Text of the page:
Chief Eugene Hart declared a suicide crisis in the Labrador Innu community of Sheshatshiu after 10 people between ages 12 and 18 attempted suicide. Those attempts came on the heels of a 20-year-old woman’s drowning death the previous weekend, as well as the loss of 14 community members to natural causes over the last year.


July 14, 2021


Fed. Govt., MB

Tataskweyak Cree Nation

“Global News – Manitoba’s Tataskweyak Cree Nation declared a state of emergency on Wednesday, after nine young people were lost to suicide in the last 14 months alone. They asked federal and provincial authorities for urgent help and “immediate” supports for mental wellness and long-term solutions for its community. The community, which is connected by road to Thompson, has approximately 2,600 people living on reserve, with another 1,300 living off reserve.

The First Nation said that they have reached out for mobile crisis teams from the Manitoba Keewatinowi Okimakanak (MKO) and the Keewatin Tribal Council, as well as requested help from Health Canada, Indigenous Services, the RCMP and the province of Manitoba. The community is asking for around-the-clock mental health counselling, a crisis drop-in centre and a commitment to protect young and vulnerable people from illicit drugs and bootlegging. Spence said that there have been several other factors behind the community’s crisis aside from drugs and alcohol.

The disruptions from a year of isolation due to COVID-19 lockdowns and the recent discoveries of unmarked burial sites at former residential schools across Canada have had a major impact on the community’s mental health, Tataskweyak Chief Doreen Spence and other community leaders said.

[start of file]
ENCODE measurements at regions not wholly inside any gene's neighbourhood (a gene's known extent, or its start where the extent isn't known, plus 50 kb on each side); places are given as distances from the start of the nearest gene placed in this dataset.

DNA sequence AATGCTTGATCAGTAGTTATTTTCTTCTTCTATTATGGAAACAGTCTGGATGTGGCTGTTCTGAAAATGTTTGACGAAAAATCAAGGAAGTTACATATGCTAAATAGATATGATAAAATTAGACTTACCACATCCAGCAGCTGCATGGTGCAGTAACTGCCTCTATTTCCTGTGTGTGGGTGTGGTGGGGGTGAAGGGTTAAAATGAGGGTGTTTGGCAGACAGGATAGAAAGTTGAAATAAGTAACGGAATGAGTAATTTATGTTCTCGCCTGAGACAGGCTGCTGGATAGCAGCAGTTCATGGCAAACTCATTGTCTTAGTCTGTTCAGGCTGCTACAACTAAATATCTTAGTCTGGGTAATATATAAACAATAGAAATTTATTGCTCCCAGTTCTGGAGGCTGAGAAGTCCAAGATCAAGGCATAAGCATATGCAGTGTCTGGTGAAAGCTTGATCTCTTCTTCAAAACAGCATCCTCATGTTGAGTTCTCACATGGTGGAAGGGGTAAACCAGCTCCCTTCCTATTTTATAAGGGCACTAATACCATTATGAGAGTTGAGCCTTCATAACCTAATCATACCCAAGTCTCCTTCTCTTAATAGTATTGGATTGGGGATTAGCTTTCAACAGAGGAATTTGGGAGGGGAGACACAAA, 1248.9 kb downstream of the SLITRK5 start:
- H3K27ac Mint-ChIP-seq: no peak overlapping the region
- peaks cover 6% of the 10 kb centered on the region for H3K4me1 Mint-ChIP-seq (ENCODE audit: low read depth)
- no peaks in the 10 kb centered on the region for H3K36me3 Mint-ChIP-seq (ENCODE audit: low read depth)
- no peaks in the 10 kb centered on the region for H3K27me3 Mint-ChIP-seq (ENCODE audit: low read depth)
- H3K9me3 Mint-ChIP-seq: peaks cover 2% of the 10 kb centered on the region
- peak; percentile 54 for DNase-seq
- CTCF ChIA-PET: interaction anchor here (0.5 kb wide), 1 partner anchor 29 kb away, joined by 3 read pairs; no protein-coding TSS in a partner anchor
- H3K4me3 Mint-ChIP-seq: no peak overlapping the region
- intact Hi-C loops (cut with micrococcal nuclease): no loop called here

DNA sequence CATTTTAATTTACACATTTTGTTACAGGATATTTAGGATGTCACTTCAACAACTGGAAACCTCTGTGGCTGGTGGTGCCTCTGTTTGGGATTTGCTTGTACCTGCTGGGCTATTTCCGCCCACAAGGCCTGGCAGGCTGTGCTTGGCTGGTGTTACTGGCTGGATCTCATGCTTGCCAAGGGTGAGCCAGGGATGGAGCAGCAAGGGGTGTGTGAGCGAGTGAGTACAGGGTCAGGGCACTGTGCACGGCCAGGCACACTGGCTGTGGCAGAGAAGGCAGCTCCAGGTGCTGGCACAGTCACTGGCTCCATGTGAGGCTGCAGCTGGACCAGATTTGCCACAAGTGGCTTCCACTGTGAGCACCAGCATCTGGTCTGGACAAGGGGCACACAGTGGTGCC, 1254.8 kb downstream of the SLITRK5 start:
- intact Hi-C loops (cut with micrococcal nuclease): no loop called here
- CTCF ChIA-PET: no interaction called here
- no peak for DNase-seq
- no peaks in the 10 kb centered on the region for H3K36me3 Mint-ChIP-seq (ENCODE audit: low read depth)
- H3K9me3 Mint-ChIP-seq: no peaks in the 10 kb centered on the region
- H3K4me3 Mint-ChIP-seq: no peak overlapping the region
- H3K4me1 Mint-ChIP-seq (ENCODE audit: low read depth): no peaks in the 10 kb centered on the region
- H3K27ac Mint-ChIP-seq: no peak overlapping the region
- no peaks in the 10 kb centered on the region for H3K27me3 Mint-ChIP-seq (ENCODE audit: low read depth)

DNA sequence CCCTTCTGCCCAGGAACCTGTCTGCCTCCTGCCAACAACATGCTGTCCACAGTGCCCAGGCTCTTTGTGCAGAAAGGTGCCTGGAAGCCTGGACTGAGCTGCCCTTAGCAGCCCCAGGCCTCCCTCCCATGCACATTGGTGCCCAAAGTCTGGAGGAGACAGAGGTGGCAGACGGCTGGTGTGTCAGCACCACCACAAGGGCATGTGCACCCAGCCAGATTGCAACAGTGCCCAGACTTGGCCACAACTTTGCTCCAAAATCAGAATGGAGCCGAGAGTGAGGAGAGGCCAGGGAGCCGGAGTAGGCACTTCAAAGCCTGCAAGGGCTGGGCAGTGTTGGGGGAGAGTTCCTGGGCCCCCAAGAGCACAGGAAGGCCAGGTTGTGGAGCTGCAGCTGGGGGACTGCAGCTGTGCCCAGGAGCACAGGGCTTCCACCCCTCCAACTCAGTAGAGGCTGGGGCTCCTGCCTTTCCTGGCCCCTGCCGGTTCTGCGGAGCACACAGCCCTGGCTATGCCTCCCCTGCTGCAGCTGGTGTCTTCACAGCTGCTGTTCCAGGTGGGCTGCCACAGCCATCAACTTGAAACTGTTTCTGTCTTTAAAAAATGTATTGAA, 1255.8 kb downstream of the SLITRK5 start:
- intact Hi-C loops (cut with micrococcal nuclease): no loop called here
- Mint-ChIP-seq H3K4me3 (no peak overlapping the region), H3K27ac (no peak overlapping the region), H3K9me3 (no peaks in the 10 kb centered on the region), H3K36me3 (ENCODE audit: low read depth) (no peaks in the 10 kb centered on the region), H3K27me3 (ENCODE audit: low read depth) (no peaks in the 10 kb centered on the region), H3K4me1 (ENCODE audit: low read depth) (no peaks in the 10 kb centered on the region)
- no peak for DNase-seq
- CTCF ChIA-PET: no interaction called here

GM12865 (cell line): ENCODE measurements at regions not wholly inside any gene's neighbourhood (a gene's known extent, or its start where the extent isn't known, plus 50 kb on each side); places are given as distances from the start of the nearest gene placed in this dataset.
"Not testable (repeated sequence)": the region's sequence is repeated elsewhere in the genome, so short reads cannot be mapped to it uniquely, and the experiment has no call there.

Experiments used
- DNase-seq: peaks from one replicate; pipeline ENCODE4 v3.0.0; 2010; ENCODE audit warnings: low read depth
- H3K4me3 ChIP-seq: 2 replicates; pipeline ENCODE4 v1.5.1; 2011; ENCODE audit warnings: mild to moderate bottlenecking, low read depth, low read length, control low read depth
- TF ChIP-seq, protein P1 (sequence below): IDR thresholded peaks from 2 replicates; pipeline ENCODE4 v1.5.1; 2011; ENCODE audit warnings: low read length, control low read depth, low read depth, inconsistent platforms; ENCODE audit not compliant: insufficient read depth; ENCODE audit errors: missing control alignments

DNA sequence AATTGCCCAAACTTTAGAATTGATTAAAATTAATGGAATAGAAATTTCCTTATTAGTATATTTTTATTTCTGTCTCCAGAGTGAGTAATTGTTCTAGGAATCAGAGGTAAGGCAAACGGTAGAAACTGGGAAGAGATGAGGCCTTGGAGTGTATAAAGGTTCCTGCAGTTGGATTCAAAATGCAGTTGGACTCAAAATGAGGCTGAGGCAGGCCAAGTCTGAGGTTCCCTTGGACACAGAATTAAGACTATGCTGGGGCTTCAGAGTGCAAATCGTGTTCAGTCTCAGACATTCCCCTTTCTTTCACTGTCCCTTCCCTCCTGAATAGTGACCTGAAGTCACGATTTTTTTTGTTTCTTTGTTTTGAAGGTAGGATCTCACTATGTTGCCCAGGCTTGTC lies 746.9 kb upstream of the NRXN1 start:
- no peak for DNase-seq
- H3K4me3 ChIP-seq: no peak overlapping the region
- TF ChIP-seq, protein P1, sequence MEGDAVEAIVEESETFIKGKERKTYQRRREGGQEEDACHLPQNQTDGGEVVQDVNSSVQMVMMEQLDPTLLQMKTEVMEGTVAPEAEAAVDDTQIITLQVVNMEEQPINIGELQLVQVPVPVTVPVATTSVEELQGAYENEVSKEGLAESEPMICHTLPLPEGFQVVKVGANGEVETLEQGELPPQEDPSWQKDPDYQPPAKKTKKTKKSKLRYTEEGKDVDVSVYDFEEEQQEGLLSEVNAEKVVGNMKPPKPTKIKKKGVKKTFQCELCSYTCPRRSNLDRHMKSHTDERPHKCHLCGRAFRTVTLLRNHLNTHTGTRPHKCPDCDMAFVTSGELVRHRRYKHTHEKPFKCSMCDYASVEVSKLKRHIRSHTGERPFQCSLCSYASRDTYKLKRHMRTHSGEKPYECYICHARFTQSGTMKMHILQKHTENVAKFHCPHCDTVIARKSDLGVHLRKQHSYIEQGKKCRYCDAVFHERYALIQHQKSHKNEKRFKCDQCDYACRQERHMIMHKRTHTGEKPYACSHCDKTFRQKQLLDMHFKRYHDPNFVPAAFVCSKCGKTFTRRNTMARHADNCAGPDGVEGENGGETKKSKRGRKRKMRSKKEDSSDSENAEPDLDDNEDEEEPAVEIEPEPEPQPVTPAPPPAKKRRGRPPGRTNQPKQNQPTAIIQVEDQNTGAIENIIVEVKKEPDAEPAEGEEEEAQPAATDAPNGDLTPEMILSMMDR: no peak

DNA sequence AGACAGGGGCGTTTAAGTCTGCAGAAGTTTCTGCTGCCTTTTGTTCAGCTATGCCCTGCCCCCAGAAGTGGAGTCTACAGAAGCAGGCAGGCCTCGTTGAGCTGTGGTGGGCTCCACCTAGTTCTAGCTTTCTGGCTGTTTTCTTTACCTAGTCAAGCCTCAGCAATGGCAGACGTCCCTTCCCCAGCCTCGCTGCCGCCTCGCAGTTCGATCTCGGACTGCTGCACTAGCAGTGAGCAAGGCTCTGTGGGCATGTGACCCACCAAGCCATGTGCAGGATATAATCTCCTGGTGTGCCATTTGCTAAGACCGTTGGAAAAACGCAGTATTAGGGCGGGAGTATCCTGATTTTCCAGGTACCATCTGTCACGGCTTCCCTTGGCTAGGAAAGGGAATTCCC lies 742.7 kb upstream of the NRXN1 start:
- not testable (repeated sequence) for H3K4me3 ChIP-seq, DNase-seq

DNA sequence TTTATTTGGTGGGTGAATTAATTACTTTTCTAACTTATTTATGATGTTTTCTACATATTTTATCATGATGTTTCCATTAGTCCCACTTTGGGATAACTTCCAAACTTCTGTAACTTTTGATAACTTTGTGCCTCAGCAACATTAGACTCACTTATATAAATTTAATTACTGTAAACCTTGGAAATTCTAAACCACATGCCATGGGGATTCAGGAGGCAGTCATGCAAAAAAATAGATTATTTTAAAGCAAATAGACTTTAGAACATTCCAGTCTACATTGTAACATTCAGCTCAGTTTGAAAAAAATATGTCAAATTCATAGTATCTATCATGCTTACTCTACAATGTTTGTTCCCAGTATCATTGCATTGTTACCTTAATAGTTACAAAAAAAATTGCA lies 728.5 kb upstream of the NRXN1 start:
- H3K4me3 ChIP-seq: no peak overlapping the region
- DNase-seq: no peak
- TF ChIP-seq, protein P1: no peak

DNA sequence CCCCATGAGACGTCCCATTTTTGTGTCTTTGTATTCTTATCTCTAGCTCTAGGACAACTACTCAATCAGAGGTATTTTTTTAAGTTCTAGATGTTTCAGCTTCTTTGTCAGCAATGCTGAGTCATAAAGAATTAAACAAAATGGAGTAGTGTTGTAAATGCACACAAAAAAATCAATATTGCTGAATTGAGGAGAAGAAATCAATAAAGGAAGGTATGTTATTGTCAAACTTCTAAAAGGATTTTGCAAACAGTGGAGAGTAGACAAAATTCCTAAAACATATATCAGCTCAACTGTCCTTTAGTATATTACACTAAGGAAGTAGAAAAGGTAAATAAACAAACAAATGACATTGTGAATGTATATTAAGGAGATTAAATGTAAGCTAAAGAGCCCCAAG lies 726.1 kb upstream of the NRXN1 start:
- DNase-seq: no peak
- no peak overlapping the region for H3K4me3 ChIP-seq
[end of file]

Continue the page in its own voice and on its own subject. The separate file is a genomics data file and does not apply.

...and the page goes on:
June 30, 2021


Fed. Govt.

The Matawa Education and Care Centre

The Matawa Education and Care Centre (MECC), – formerly, the ‘Matawa Learning Centre,’ yesterday released their report entitled ‘Matawa Education and Care Centre 5th Annual Report on the Seven Youth Inquest – Academic 2020-2021.’ For the first time—it included an alert regarding MECC’s potential inability to meet inquest recommendations 64, 71, 81, 83, 84, 85, 114 as a result of the lack of federal government commitment to funding the Jordan’s Principle and Choose Life programs past March 2022. The continuation of these programs has been advocated over the past number of months and more recently, in a joint Nishnawbe-Aski Nation (NAN), Keewaytinook Okimakanak (KO), Northern Nishnawbe Education Council (NNEC) letter to Indigenous Services Canada Minister Marc Miller on June 10, 2021.

Impact on First Nations Youth On Reserve: The Government of Canada’s Jordan’s Principle Program and Choose Life Program also fund successful suicide prevention programs and services within each of the following Matawa First Nations in which our students call home:

  • Aroland First Nation
  • Constance Lake First Nation
  • Eabametoong First Nation
  • Ginoogaming First Nation
  • Long Lake 58 First Nation
  • Marten Falls First Nation
  • Neskantaga First Nation
  • Nibinamik First Nation
  • Webequie First Nation

Without this commitment, MECCC will lose the following programs and services for its students:

  • Mental Health Staff and Services;
  • Special Education Staff and Services;
  • Outdoor Education Staff and Services;
  • Elders Program;
  • Cultural Program;
  • Staff Professional Development;
  • Student Education and Training;
  • a partnership with St. Joseph’s Care Group which includes in-school access to a:
  • Clinical Supervisor;
  • Mental Health and Addiction Counsellors;
  • Child and Youth Workers;
  • Nurse Practitioner;
  • Psychologist;
  • Family Therapist and
  • a Psychiatrist.

“It is incumbent upon Canada to provide funding via a stable and predictable mechanism that allows for long term strategic planning and discretionary decision making as stated in Inquest Recommendation #12,” said MECC Principal, Brad Battiston. “Stable reliable funding moving forward will provide adequate academic and mental wellness programming for our students.
http://www.matawa.on.ca/wp-content/uploads/2021/06/MLC-OCC-Seven-Youth-Inquest-Annual-Report-Academic-2020-2021.pdf


Other Current Problems By Theme


Suicide Prevention Plans

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No Child Left Behind

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Breaking Point: The Suicide Crisis in Indigenous Communities